Plaintiff testified that at the time of the accident, he was employed by Suffolk Plate as a glazer and that the project that he was working on involved the installation of a new elevator system. He testified that at the work site, tools and equipment were provided which included several A-frame ladders in various sizes and a hydraulic lift. He testified that on the day of the accident, he was peeling protective plastic from the corners of the elevator shaft, and that he used a hydraulic lift and the safety harness which was provided. He testified that he also used a 6-foot, A-frame ladder to peel the protective plastic for areas where the hydraulic lift did not fit. Plaintiff testified that to remove the protective plastic from the back left corner of the elevator shaft, he had to use the A-frame ladder in a closed position as there was not enough space to open the ladder to reach that section. He testified that while he was standing on the ladder, it slid out, causing him to fall. He testified that prior to the accident, he did not think there was an extension ladder available and that he did not inquire. He further testified that he did not ask his co-worker to assist him when he climbed up the ladder.
On a motion for summary judgment the movant bears the initial burden and must tender evidence sufficient to eliminate all material issues of fact ( Winegrad v New York Univ. Med. Ctr., 64 NY2d 851, 487 NYS2d 316 ). Once the movant meets this burden, the burden then shifts to the opposing party to demonstrate that there are material issues of fact; mere conclusions and unsubstantiated allegations are insufficient to raise any triable issues of fact (see Zuckerman v City of New York , 49 NY2d 557, 427 NYS2d 595 ; Perez v Grace Episcopal Church , 6 AD3d 596, 774 NYS2d 785 ). As the court's function on such a motion is to determine whether issues of fact exist, not to resolve issues of fact or to determine matters of credibility, the facts alleged by the opposing party and all inferences that may be drawn are to be accepted as true (see Roth v Barreto , 289 AD2d 557, 735 NYS2d 197 [2d Dept 2001]; O'Neill v Town of Fishkill , (34 AD2d 487, 521 NYS2d 272 [2d Dept 1987]).
Initially, the Court grants the unopposed branch of the motion by the Rochdale defendants seeking dismissal of plaintiff's Labor Law §§ 200 and 241 (6) claims. Inasmuch as plaintiff failed to oppose these branches of the motion seeking their dismissal, the Court deems those claims abandoned (see Rodriguez v Dormitory Auth. of the State of N.Y., 104 AD3d 529, 962 NYS2d 102 [1st Dept 2013]; Kronick v L.P. Thebault Co., Inc., 70 AD3d 648, 892 NYS2d 895 [2d Dept 2010]).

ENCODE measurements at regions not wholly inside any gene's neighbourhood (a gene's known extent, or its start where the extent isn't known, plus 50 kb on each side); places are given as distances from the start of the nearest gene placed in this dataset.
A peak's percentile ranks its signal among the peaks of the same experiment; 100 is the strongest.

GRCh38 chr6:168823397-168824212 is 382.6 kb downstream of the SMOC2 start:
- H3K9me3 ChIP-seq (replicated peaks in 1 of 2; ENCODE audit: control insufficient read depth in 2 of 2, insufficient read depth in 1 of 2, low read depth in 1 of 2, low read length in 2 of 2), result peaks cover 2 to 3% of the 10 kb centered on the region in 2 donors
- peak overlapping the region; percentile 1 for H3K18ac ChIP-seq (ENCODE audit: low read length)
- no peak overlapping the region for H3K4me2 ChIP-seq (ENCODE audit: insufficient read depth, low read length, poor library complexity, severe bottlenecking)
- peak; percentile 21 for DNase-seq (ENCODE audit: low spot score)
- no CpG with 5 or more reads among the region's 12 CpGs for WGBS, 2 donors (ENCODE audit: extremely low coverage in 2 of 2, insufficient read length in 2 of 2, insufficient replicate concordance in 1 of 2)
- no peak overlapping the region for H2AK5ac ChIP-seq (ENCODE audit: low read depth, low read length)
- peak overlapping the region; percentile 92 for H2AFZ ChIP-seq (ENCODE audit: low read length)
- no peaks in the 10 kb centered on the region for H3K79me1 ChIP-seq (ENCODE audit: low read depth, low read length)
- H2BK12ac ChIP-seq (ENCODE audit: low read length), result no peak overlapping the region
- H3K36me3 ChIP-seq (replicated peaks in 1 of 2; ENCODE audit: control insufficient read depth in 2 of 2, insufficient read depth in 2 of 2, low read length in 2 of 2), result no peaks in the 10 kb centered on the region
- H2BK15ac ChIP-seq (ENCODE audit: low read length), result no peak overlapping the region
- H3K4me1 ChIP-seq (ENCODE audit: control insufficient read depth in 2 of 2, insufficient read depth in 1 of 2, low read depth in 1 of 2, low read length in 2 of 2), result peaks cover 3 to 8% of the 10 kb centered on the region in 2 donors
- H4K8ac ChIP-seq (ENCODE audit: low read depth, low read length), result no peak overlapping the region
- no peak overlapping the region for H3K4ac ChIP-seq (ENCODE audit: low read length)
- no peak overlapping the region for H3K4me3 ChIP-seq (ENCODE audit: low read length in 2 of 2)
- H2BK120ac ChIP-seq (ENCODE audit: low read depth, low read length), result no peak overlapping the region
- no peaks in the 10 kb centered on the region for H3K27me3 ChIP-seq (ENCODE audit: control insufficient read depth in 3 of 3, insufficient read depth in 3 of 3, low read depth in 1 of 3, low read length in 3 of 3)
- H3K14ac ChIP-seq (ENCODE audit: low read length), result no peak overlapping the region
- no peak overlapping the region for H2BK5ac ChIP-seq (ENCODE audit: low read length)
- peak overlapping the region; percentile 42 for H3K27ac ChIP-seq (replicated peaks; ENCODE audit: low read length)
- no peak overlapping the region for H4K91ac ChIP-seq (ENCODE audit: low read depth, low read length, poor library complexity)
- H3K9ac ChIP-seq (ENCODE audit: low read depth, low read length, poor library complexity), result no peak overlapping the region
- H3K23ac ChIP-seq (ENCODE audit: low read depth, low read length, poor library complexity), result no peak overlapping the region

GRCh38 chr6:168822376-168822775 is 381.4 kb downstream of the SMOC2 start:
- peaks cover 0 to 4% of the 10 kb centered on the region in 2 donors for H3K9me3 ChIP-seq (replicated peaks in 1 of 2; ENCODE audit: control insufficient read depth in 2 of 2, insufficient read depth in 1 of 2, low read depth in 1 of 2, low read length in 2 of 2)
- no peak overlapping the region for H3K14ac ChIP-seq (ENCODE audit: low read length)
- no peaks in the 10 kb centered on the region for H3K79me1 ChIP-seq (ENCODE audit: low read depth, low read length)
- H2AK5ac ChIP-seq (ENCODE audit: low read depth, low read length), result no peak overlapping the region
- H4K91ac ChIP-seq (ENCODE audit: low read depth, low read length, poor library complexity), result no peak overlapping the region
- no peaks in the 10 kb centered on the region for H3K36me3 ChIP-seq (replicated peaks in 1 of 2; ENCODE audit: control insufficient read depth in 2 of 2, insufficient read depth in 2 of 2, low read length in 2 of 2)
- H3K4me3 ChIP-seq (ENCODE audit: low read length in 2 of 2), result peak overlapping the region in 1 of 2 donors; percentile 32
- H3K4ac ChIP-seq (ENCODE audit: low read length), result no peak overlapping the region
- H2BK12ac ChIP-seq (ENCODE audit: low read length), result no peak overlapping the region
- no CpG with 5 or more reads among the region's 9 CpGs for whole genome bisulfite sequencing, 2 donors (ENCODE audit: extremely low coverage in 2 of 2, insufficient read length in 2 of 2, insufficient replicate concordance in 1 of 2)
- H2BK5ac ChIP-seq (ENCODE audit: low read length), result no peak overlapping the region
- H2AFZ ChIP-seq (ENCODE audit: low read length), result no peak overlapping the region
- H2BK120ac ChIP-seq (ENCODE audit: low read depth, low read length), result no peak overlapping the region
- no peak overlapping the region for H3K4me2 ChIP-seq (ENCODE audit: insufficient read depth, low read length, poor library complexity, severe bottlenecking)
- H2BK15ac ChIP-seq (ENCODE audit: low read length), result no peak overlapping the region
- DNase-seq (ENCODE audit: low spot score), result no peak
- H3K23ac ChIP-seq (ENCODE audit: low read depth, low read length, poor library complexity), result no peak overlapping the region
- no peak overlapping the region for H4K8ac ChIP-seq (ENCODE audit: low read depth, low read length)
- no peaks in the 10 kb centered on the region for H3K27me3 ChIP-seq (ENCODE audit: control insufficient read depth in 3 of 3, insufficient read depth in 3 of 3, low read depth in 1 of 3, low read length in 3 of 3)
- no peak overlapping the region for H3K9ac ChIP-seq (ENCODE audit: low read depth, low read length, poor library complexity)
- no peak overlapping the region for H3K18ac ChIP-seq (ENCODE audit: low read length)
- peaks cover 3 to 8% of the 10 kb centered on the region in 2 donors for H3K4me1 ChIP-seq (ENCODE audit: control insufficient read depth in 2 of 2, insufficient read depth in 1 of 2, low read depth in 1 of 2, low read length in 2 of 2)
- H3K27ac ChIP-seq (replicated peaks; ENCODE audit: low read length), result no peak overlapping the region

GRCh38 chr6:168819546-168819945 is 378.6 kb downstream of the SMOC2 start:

As to the branch of the Rochdale defendants' motion to dismiss plaintiff's Labor Law § 240 (1), that section of the statute imposes absolute liability upon owners and contractors who fail to provide or erect safety devices necessary to give proper protection to workers exposed to elevation-related hazards (see Rocovich v Consolidated Edison Co ., 78 NY2d 509, 577 NYS2d 219 ). The statute creates a duty that is nondelegable, and owners are held strictly liable for any breach of the statute even if "the job was performed by an independent contractor over which they exercised no supervision or control" ( Rocovich v Consolidated Edison Co., 78 NY2d 509, 515, 577 NYS2d 219 ; see also Ross v Curtis-Palmer Hydro-Elec. Co., 81 NY2d 494, 601 NYS2d 49 ; Zimmer v Chemung County Performing Arts , 65 NY2d 513, 518, 493 NYS2d 102 ). The statute is "to be construed liberally to accomplish its legislative purpose which is the 'protection of persons in gaining access to or working at sites where elevation poses a risk'" ( Rocovich v Consolidated Edison Co., 78 NY2d 509, 514, 577 NYS2d 219 ). "The single decisive question in determining whether Labor Law § 240 (1) is applicable is whether the plaintiff's injuries were the direct consequence of a failure to provide adequate protection against a risk arising from a physically significant elevation differential" ( Runner v New York Stock Exch. Inc., 13 NY3d 599, 603, 895 NYS2d 279 ; see Wilinski v 334 E . 92nd Hous. Dev. Fund Corp., 18 NY3d 1,10, 935 NYS2d 551 ).